Help for business to proactively stop sexual harassment

Dominic Giannini |

New regulations will require employers to take action to stamp out sexual harassment at work.
New regulations will require employers to take action to stamp out sexual harassment at work.

Employers have been given a clear directive to stamp out sexual harassment, a peak body says as it launches a campaign to help companies better protect workers.

Bosses will be supported to meet new regulations requiring businesses to actively take steps to prevent sexual harassment, under the Lead the Change campaign launched on Monday by violence prevention group Our Watch.

More than four million people have experienced sexual harassment at work in the past five years, with incidents higher in male-dominated sectors like construction, retail and mining, according to figures commissioned by the organisation.

More than 40 per cent of women experienced sexual harassment at work compared to just over one quarter of men.

Trainee worker
Incidents of sexual harassment are higher in sectors dominated by males, the Our Watch group says. (Julian Smith/AAP PHOTOS)

Only 18 per cent of women reported their experiences of sexual harassment because they felt they would not be supported, Our Watch CEO Patty Kinnersly said.

“Community sentiment and understanding around sexual assault and sexual harassment in workplaces has certainly increased to the point that it can’t be swept under the carpet anymore,” she told AAP.

While almost all employers agreed sexual harassment in the workplace was bad, they don’t know where to start, which is where the campaign steps in, Ms Kinnersly said.

The campaign provides resources and tools to help businesses focus on prevention rather than just responding to harassment.

“They think it’s complicated or it’s outside their expertise or they think that they have been doing it and it hasn’t been successful,” Ms Kinnersly said.

“So this campaign really aims to make it simple and effective.”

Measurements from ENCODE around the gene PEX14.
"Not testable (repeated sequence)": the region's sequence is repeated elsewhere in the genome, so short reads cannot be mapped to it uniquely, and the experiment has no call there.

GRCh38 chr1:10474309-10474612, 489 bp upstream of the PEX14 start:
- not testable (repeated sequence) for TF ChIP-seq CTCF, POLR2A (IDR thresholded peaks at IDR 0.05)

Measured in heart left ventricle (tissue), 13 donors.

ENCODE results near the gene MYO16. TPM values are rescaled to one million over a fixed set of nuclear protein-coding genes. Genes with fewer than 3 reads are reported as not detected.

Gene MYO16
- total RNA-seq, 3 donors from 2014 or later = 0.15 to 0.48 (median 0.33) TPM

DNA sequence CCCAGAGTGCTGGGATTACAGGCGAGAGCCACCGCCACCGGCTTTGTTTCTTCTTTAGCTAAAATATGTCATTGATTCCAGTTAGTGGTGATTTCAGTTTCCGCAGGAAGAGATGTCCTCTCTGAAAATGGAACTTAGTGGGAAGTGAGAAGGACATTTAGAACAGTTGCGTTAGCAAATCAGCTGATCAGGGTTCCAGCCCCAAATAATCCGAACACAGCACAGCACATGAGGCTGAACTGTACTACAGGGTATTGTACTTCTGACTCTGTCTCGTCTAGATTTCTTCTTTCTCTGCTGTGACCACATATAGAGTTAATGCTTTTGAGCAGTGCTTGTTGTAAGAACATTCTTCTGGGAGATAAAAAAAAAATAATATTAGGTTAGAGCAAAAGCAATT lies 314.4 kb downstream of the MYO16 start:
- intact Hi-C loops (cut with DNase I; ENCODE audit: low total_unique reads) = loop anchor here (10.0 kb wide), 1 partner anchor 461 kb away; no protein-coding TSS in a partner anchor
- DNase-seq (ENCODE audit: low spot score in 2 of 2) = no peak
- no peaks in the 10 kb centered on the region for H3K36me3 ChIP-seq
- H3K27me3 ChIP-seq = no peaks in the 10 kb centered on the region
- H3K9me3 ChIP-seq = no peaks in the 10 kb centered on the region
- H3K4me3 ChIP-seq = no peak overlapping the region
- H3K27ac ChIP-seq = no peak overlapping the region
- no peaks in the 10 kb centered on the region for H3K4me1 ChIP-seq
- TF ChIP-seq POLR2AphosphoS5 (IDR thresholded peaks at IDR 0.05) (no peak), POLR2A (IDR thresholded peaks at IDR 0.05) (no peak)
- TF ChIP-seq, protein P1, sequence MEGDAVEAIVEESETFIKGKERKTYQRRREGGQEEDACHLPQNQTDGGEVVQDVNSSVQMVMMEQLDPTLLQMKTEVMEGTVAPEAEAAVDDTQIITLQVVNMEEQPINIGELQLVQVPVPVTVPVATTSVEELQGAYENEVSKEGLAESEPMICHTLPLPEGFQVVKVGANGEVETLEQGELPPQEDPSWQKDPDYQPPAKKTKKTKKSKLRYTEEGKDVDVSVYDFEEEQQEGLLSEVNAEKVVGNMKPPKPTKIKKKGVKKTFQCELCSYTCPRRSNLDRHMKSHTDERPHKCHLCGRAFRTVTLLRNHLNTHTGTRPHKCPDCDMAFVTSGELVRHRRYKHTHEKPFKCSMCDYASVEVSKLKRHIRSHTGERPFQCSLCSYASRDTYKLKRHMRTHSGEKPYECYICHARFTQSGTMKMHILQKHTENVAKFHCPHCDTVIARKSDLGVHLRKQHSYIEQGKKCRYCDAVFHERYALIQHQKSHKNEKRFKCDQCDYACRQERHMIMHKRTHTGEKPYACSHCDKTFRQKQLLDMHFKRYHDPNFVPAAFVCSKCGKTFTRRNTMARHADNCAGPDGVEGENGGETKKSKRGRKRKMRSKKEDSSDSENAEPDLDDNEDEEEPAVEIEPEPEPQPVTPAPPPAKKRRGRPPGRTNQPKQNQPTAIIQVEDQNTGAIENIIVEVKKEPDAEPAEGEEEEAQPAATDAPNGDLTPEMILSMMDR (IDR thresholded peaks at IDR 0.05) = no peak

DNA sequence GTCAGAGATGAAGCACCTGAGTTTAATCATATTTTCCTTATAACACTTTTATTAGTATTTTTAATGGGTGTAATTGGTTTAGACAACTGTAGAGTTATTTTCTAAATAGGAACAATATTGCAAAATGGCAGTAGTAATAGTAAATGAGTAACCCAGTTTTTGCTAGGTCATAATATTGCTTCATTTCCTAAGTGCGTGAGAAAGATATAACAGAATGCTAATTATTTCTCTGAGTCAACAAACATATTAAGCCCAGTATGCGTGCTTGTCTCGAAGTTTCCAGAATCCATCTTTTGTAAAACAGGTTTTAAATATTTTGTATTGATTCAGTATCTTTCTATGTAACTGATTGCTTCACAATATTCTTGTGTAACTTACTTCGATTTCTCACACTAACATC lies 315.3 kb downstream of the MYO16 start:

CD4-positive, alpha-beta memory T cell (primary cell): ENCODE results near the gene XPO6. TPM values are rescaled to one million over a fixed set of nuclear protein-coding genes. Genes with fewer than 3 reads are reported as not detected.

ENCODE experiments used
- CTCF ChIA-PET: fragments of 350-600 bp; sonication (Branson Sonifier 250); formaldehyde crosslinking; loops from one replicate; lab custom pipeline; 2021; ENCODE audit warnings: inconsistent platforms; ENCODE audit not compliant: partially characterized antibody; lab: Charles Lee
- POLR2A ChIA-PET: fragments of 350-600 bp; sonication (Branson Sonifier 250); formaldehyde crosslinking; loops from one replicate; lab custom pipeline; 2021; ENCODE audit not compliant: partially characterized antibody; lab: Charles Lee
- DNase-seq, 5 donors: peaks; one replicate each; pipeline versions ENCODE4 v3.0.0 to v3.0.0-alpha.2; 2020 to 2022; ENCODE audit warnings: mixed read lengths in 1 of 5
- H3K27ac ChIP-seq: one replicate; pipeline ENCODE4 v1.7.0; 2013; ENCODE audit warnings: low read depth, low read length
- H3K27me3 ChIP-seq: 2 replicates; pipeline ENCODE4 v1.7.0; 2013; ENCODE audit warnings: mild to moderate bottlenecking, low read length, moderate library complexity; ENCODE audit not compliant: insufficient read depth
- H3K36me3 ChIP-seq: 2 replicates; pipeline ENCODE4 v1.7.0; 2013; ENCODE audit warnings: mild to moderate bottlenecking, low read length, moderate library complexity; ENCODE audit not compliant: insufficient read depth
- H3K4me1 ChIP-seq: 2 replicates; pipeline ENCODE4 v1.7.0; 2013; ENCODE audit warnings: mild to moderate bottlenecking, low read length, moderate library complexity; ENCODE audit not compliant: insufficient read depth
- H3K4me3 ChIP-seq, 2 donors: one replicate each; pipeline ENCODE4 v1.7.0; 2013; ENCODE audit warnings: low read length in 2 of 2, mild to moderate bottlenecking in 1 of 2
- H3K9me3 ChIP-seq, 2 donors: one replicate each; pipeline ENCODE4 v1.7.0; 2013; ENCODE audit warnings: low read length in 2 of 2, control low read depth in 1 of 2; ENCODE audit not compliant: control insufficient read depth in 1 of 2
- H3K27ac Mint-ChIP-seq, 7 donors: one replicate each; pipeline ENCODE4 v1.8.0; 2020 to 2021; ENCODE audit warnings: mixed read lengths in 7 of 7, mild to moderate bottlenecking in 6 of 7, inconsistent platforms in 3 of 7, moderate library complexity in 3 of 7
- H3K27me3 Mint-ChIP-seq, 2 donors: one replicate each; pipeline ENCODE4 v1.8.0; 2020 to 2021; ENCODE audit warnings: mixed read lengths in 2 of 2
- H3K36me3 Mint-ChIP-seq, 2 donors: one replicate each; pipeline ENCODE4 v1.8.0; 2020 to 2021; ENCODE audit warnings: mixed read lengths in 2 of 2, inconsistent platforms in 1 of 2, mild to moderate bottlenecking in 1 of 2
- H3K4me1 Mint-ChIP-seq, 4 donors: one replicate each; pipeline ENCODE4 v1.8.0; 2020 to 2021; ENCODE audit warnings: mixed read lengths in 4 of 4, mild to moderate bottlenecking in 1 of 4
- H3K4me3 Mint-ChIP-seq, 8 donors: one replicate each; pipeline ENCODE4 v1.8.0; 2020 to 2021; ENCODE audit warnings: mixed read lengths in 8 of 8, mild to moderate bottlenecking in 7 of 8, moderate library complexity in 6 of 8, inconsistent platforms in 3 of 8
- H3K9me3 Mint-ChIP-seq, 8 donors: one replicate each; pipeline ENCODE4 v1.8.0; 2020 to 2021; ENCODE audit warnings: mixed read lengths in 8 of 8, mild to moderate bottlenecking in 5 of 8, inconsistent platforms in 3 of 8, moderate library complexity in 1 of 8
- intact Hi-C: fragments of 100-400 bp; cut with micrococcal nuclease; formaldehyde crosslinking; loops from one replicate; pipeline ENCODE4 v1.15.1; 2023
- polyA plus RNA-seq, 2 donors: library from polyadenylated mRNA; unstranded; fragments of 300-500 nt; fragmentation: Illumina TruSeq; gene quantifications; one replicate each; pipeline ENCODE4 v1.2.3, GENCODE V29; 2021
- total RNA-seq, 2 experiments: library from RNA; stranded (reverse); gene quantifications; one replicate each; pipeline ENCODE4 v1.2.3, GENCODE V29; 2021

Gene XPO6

But the government-backed campaign was only part of the puzzle, she said. Changes are needed across the board, including education about respectful relationships as well as better response and early intervention services to keep women safe.

Men who held rigid and unhealthy ideas of masculinity were more likely to perpetrate violence against women, Ms Kinnersly said, with the perpetrator being a man in almost 80 per cent of cases.

“We’ve got to break down the harmful stereotypes about men,” she said.

“But we also need that piece in the middle of early intervention. That’s an area that still needs further investment.”

CEO of Our Watch Patty Kinnersly
Patty Kinnersly says sexual harassment goes unreported because victims feel they won’t be supported. (Lukas Coch/AAP PHOTOS)

Sexual harassment was pervasive and too many employers didn’t realise they had a legal obligation to work to prevent it, ACTU president Michele O’Neil said.

“You’ve thought about how to make workplaces safe from something like asbestos in your workplace, you should think the same way about sexual harassment,” she said in a message directed at employers.

Thousands of women had been pushed out of the workforce and away from job opportunities because of the way they were treated, Prevention of Family Violence assistant minister Justine Elliot said.

Stronger action was needed to address the issue, Deputy Liberal Leader Sussan Ley said.

“It’s critical the Lead the Change campaign has a real impact,” she said.

The survey commissioned by Our Watch included 200 business leaders working in organisations with more than 10 employees.

Lifeline 13 11 14

Fullstop Australia 1800 385 578

1800 RESPECT (1800 737 732)

National Sexual Abuse and Redress Support Service 1800 211 028